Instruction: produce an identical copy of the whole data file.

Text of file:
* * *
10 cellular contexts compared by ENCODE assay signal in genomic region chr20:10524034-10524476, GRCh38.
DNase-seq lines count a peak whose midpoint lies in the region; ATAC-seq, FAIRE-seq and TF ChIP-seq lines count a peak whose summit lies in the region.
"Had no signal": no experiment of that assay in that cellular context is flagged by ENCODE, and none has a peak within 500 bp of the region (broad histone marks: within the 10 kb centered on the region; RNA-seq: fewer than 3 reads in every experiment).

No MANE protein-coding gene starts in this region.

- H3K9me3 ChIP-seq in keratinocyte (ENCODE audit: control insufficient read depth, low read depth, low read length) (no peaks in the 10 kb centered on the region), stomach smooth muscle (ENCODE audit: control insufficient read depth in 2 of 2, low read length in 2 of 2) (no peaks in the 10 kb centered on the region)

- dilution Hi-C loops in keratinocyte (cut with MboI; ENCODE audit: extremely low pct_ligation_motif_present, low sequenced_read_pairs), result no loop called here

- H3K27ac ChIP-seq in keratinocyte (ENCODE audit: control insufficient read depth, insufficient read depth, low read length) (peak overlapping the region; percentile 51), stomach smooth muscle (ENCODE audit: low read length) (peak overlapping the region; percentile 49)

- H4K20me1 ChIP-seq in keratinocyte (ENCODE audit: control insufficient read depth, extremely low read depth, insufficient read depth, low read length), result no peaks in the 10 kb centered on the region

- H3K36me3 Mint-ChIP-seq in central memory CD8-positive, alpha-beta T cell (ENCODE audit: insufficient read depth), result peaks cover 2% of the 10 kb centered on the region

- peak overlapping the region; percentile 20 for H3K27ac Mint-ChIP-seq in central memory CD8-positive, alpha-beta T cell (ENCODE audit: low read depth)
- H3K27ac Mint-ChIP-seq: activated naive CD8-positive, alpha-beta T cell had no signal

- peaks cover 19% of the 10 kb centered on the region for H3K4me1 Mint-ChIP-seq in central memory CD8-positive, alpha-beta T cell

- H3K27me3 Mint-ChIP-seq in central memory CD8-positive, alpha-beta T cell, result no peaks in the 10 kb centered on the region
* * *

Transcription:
10 cellular contexts compared by ENCODE assay signal in genomic region chr20:10524034-10524476, GRCh38.
DNase-seq lines count a peak whose midpoint lies in the region; ATAC-seq, FAIRE-seq and TF ChIP-seq lines count a peak whose summit lies in the region.
"Had no signal": no experiment of that assay in that cellular context is flagged by ENCODE, and none has a peak within 500 bp of the region (broad histone marks: within the 10 kb centered on the region; RNA-seq: fewer than 3 reads in every experiment).

No MANE protein-coding gene starts in this region.

- H3K9me3 ChIP-seq in keratinocyte (ENCODE audit: control insufficient read depth, low read depth, low read length) (no peaks in the 10 kb centered on the region), stomach smooth muscle (ENCODE audit: control insufficient read depth in 2 of 2, low read length in 2 of 2) (no peaks in the 10 kb centered on the region)

- dilution Hi-C loops in keratinocyte (cut with MboI; ENCODE audit: extremely low pct_ligation_motif_present, low sequenced_read_pairs), result no loop called here

- H3K27ac ChIP-seq in keratinocyte (ENCODE audit: control insufficient read depth, insufficient read depth, low read length) (peak overlapping the region; percentile 51), stomach smooth muscle (ENCODE audit: low read length) (peak overlapping the region; percentile 49)

- H4K20me1 ChIP-seq in keratinocyte (ENCODE audit: control insufficient read depth, extremely low read depth, insufficient read depth, low read length), result no peaks in the 10 kb centered on the region

- H3K36me3 Mint-ChIP-seq in central memory CD8-positive, alpha-beta T cell (ENCODE audit: insufficient read depth), result peaks cover 2% of the 10 kb centered on the region

- peak overlapping the region; percentile 20 for H3K27ac Mint-ChIP-seq in central memory CD8-positive, alpha-beta T cell (ENCODE audit: low read depth)
- H3K27ac Mint-ChIP-seq: activated naive CD8-positive, alpha-beta T cell had no signal

- peaks cover 19% of the 10 kb centered on the region for H3K4me1 Mint-ChIP-seq in central memory CD8-positive, alpha-beta T cell

- H3K27me3 Mint-ChIP-seq in central memory CD8-positive, alpha-beta T cell, result no peaks in the 10 kb centered on the region